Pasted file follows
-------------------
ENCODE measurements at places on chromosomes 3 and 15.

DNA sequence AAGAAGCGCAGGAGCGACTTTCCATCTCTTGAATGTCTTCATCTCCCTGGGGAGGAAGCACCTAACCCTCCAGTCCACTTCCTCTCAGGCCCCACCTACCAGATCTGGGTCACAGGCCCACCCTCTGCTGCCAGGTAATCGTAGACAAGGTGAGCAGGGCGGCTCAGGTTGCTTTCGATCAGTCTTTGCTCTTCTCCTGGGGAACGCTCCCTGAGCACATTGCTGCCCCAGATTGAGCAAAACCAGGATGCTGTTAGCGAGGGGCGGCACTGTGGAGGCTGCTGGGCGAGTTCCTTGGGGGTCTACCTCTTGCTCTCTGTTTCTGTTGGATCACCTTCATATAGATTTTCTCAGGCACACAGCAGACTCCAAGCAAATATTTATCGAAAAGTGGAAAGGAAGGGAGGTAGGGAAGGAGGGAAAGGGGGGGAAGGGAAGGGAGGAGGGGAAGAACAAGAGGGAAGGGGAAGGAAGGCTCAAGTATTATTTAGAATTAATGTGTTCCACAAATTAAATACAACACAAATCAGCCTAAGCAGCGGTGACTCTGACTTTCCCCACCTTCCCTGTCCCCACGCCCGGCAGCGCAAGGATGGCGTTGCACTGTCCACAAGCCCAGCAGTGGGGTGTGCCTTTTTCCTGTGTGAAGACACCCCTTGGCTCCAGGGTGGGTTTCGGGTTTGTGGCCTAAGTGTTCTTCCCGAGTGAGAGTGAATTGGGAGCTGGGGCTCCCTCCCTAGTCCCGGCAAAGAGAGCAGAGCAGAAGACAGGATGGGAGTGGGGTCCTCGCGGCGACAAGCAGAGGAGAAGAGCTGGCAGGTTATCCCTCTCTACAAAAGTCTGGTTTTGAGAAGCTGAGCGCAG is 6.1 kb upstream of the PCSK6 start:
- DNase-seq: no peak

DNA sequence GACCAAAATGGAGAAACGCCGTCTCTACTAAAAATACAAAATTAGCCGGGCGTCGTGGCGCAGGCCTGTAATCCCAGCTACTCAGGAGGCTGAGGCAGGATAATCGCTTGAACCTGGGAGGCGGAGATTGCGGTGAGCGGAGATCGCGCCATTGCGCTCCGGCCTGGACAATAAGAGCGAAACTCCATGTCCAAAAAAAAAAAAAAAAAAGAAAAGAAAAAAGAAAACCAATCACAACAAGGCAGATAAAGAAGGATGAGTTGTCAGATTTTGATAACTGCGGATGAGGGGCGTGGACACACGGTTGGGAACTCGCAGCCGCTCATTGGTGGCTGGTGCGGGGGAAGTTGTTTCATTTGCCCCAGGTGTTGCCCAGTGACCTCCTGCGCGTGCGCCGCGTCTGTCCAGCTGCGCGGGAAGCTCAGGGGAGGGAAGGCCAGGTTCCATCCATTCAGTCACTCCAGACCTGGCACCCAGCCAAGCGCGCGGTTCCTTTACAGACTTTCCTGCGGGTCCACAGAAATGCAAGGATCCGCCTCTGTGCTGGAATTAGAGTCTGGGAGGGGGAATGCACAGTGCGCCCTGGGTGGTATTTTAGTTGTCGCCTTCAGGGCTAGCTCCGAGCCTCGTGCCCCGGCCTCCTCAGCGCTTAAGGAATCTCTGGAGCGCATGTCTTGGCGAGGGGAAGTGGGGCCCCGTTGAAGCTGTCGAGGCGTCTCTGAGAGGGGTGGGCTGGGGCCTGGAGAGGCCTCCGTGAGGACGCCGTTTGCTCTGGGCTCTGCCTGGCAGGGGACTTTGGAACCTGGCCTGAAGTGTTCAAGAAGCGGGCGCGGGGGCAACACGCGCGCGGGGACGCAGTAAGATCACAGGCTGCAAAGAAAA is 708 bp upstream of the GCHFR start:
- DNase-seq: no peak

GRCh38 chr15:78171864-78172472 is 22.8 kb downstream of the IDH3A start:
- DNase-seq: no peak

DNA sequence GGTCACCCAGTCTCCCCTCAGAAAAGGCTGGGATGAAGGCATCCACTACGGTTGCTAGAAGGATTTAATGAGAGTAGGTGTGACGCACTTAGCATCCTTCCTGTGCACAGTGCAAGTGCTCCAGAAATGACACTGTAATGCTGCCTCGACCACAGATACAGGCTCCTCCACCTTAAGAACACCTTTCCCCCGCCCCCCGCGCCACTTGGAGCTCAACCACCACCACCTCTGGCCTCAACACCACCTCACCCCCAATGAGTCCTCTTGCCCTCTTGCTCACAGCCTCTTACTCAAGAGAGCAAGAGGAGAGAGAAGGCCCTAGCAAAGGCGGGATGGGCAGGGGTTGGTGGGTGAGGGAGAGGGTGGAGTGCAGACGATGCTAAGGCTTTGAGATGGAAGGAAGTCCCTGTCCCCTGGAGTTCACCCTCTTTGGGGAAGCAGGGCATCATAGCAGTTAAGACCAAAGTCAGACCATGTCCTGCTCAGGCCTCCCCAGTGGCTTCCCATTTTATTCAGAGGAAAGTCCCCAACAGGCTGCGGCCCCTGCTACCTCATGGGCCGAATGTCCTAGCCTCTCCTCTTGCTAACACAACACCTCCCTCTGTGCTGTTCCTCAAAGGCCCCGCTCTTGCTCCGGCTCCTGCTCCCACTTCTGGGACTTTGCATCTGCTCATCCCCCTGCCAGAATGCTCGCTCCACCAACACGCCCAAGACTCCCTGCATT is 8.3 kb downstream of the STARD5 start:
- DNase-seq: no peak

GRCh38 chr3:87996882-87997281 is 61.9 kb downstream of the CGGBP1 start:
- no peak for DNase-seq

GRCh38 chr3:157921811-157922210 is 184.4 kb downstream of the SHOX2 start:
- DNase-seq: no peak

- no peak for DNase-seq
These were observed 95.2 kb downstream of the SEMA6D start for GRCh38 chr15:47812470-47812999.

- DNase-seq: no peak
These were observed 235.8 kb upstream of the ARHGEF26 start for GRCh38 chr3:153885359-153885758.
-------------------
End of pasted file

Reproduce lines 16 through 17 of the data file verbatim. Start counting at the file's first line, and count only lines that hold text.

- DNase-seq: no peak
These were observed 235.8 kb upstream of the ARHGEF26 start for GRCh38 chr3:153885359-153885758.